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Halloween Free Read: Brethren

Brethren

There’s something living in my tree—in the old, half-dead sugar maple that corkscrews its way up through the forest canopy in a tortured spiral. Perhaps this thing is feeding upon the heart of the tree, a cancer killing it from within? The old maple’s beech and ash neighbors seem reluctant to get too close, keeping a respectful, if not ashamed, distance between themselves and the twisted giant. Great fissures crease the maple’s gray bark, tracing patterns among the many burls and hollows.

What manner of creature might lurk in those fissures?

I have never really seen the thing directly. It is always a doubtful shadow, teasing my wandering eye. A fox perhaps? Maybe a squirrel? But those are living things, creatures that prove solid and certain, given the proper attention. The shadow thing is noiseless and shapeless, a deep gray patch of uncertainty lurking in the corner of the eye, an elusive rip in the fabric of the real and substantial. Blink and it’s gone, and color once again bleeds into the empty space, filling the void.

* * *

This morning, a heron landed upon the old maple, all slow pendulous grace and ponderous flight above the tendrils of fog that clung to the ground below. It lit upon one of the dead branches that points like a decaying, pale finger toward the shadows of the woods beyond. The bird settled upon the tree in a rustle of feathers, the decrepit branch creaking beneath its weight. Languidly, the heron turned its gaze upon the small stream that wound its way along the edge of the rise upon which the ancient tree stood.

My gaze was held by the bird for a minute or more before it occurred to me to grab my camera in order to capture the moment. Fortunately, I spied the device sitting on the desk next to my computer. Just a step away, but a step that would take me from the window. I took a long last look at the motionless, meditating form of the bird before lunging for the camera.

I returned in a rush to the window but alas, I was too late. The heron had vanished. No bird of such size could have flown away so quickly. I was away from the window for no more than a second or two, and yet the bird was undeniably gone. It had disappeared from the twisted old maple, from the crook of a branch just beside the gaping maw of the hollow in the heart of the tree where the mysterious gray something dwelt.

* * *

The neighborhood cats are at it again. Fighting? Mating? Who can tell what strange desires stalk the haughty minds of cats? All that I knew was that it was well after midnight, and an otherworldly noise was coming from my porch, a whining growl that set my teeth on edge and the hairs on my neck on end.

Slipping into a heavy robe, I crept quietly from my bedroom to the window that opened upon the porch. Gently, I pulled back the frayed corner of the thick green curtain. Nothing. The noise was coming from beneath the long wooden bench under the window, and I could not see beneath it from my hidden vantage point. I let the curtain’s edge drop back into place and sat with my back to the wall, eyes fluttering against the creeping tide of sleep and the seductive promise of dreams despite the noise outside.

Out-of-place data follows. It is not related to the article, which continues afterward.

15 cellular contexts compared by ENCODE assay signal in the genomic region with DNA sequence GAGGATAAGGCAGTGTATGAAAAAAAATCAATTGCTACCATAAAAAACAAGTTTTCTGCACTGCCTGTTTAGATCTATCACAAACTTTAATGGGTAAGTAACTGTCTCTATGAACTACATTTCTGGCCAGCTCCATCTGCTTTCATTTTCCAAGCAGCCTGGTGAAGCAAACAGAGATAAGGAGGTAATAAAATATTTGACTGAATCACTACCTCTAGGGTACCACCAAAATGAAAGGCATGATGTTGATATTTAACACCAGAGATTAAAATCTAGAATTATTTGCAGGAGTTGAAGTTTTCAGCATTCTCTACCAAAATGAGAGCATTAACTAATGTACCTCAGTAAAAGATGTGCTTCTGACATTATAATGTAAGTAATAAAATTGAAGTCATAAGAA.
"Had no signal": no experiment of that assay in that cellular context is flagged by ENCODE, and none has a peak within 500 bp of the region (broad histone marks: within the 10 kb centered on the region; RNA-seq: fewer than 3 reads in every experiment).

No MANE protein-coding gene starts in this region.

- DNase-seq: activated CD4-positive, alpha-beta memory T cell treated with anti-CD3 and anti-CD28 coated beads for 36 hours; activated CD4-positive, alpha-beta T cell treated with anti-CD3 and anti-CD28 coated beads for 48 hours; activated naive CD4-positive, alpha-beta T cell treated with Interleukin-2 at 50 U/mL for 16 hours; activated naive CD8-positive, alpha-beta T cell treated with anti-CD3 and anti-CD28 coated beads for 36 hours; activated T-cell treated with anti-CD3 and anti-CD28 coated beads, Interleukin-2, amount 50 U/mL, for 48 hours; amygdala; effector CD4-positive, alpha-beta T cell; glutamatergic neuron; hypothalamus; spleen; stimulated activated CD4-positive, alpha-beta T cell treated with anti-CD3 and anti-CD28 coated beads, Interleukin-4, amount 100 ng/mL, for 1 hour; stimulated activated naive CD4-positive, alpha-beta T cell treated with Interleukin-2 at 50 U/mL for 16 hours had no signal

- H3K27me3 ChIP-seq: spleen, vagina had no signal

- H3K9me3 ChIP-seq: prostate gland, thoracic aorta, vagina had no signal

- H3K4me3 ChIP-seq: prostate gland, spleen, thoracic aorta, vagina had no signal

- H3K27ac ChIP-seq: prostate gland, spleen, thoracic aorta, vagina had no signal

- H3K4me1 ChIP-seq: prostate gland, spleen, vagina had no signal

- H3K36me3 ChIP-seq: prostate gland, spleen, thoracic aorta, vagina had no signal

The maddening growl ended with a sudden, awful screech. 

I spun, rising and throwing aside the curtain violently, hoping to catch sight of what had made such a terrifying noise—or what had silenced it. 

There.

At the edge of the porch, at the edge of the light, it crouched, hunched and terrible, like an emaciated child with long, stick-thin limbs and eyes of the glossiest jet. A huge orange tabby cat hung limply from its jaws. 

And then it was gone. 

I shook my head. Had I really seen such a nightmare? It was no more than a momentary apparition at the edge of the light, and an insubstantial one at that. Had I mistaken my own reflection or the reflection of something in the room behind me for a creature with a cat in its jaws? Shaken, I double-checked that all of the doors were locked and bolted tight before I returned to the uncertain comforts of my bed. 

At the end of a troubled, sleepless, yet blessedly silent night, I ventured out onto the cold concrete surface of the porch. No blood, no fur. Had I imagined the whole affair after all? I returned to the house and put on a pot of coffee and made some toast but was unable to eat or drink as I stared through the kitchen window at the deep, shadowy recesses—like so many hungry mouths—lining the sides of the old maple tree.

* * *

A trap. That’s what the situation called for. Some way to lure the thing from out of the concealing night and to capture it, thus proving to my own doubting eyes that I had indeed seen the creature. But what to choose for the bait? The heron and tabby cat suggested that the thing seemed to feed on animals of a moderate size. I resolved to visit the local shelter and enact the “rescue” of an animal in need.

My fevered brain worked through the sordid details. I would leave my trusting ward out on the porch at dusk, tied firmly to a leash. Then I would wait, hidden behind curtain and blinds, with just the smallest of holes cut in the curtain through which I would track the approach of the beast. I positioned a black leather armchair beside the window and settled in for a long night’s observance.

Birdsong prodded me gently awake in the morning after a dreamless night. I had not slept for well over a day and had not eaten for close to forty-eight hours. The exhaustion had overwhelmed me. Scrambling fully toward consciousness, I raced outside. The frayed end of the red leash lay like an accusing question mark on the patchy lawn.

* * *